Megon Dee has always had an entrepreneurial spirit. So when she lost her job as a waitress due to pregnancy discrimination, she tapped into her resources and decided to pursue her passion: Baking. Four years later, thanks mostly to word of mouth, the 30-year-old mom is the force behind some of Smalltimore’s most creative artisanal desserts at Corazon Cakery in Pigtown.

Corazon, which means “heart” in Spanish, is dedicated to Dee’s grandmother, Maude, who was a baker for Andrews Air Force Base, and is also the middle name of her son, Mateo.

While Dee’s intricate custom-designed cakes and cupcakes are enticing enough—we’re obsessed with a luxe fashion brands-inspired cake she recently made, complete with an edible Christian Louboutin shoe—her penchant for using out-of-the-box ingredients is what makes Corazon even more unique.
“My background in baking comes from a lot of personal intolerances I have. The healthier the ingredient, the easier,” says Dee, who lists rice flour, quinoa, agave nectar and coconut balsamic vinaigrette as some of her faves. “I will try everything.”

Corazon Cakery
Corazon cupcakes sneak in healthy ingredients like quinoa, coconut balsamic vinaigrette and agave syrup.

Dee’s passion shines through in every element of her business, but it’s partnering with her customers (and seeing their reactions to her creations) that she considers the biggest perk. “It’s amazing when someone wants to express how they feel about a significant other and we work together to create the perfect [representation] of that relationship,” she says. “I found that I’m truly in the business of love.”

While Dee hopes to expand her City Arts building headquarters to a storefront and add a food truck down the road, her immediate focus is her egg- and dairy-free cookie dough (flavors include classic chocolate chip and white chocolate cherry macadamia), which she sells under the JFX at the Baltimore Farmers Market & Bazaar. She’s also developing the Corazon Culinary Project, which aims to provide underprivileged youth with employment opportunities and the experience of learning business management skills and pastry art. 440 E. Oliver St., 443-990-1090,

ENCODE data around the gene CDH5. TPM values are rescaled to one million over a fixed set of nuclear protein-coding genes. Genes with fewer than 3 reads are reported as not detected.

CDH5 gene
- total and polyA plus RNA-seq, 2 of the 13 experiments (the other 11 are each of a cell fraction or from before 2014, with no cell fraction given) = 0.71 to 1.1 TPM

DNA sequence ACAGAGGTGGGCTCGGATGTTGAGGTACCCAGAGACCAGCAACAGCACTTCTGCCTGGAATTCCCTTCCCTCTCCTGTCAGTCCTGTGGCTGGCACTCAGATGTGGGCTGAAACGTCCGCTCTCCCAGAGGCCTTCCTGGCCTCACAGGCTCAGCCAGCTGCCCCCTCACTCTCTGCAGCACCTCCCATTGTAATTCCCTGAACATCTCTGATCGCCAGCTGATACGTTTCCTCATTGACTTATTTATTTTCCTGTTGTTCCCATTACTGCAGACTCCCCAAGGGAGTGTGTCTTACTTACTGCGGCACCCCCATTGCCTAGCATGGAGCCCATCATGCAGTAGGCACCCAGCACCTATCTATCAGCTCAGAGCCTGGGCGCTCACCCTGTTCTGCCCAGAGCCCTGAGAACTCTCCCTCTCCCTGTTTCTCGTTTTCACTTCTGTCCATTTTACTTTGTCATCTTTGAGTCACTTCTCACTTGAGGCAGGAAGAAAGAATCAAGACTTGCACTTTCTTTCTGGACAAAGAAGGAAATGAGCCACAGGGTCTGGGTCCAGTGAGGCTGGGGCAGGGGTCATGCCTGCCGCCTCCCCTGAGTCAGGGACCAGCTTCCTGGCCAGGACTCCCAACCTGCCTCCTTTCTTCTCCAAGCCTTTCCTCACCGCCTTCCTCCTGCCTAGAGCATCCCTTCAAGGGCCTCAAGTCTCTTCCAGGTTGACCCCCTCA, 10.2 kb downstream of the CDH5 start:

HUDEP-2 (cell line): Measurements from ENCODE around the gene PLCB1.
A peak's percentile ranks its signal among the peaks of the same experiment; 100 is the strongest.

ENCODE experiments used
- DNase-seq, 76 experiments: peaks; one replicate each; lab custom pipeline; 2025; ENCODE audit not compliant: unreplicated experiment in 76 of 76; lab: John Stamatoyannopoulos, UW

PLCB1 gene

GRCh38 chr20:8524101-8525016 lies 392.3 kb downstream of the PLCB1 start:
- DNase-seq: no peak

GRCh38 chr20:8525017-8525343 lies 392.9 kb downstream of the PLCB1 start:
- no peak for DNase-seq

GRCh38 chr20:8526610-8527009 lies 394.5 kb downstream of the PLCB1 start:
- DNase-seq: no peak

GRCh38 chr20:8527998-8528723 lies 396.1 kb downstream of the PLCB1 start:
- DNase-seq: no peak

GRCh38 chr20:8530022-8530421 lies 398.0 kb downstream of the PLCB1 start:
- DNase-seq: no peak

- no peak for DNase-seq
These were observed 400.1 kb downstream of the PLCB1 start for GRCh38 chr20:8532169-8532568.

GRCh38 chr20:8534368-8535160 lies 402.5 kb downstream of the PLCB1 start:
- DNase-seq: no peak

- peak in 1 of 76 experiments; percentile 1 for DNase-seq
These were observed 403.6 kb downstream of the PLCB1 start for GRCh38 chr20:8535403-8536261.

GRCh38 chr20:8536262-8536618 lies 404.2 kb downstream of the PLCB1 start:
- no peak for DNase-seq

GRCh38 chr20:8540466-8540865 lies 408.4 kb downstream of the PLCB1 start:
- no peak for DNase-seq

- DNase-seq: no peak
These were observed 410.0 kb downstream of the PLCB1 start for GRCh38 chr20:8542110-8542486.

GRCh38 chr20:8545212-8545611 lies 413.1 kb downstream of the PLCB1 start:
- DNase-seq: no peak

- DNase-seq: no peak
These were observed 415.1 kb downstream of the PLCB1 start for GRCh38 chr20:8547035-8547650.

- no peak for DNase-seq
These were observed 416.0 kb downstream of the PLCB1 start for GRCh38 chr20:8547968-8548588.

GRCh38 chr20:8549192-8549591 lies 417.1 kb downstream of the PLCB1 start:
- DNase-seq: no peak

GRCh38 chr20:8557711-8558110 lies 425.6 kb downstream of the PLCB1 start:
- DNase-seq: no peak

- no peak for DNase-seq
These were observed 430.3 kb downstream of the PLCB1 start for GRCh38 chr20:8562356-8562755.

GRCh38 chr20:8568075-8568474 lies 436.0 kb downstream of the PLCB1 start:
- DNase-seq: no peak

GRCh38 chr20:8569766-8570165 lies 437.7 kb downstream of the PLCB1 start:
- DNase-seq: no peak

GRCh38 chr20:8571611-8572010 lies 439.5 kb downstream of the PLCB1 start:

Renee and Don Gorman
Renee and Don Gorman

The Healthy Hippies

Renee and Don Gorman
Harmony Bakery

Restaurant-biz veterans and wife-husband duo Renee and Don Gorman first became acquainted with sourcing food locally in the ’70s when they apprenticed for a Japanese macrobiotic chef at the Seventh Inn in Boston. Some decades later, Renee, 70, and Don, 75, have stuck to that principle—they ran the Pikesville health food restaurant Puffins for 20 years and have sold their locally sourced treats at the 32nd Street Farmers Market for 10.

Their latest locale is Harmony Bakery, a small gluten-free shop they opened in Hampden this past April, which Don says was a great solution to attracting those with celiac disease, health nuts and those curious about the ever-popular gluten-free diet fad.

“A lot of customers we get who aren’t gluten-free are into meditation, yoga and working out,” says Don. “I guess it goes hand in hand with people who are more conscious about every other aspect of their life.”

Renee and Don Gorman
Gluten Free Goodies

Forget sugar, eggs and butter: Harmony’s vegan dessert fare has already become a huge hit with the diverse Hampden crowd, consisting of gluten-free doughnuts, cupcakes and power bars with ingredients like brown rice syrup and agave. Those searching for savory cuisine won’t want to miss out on staples like vegetable tarts and polenta pizza.

The tranquil couple also lucked out with keeping the love of healthy food in the family. Their daughter, Lisa, who contributes to a third of the cooking at Harmony, has been helping them out since she was 14. “This is our passion and we love working together as a family,” says Renee.

The two couldn’t imagine running a business with anybody else.

“We all work and get along so well,” says Don. “It’s nonverbal communication in that we never have to discuss who does what. We just know.” 3446 Chestnut Ave., 410-235-3870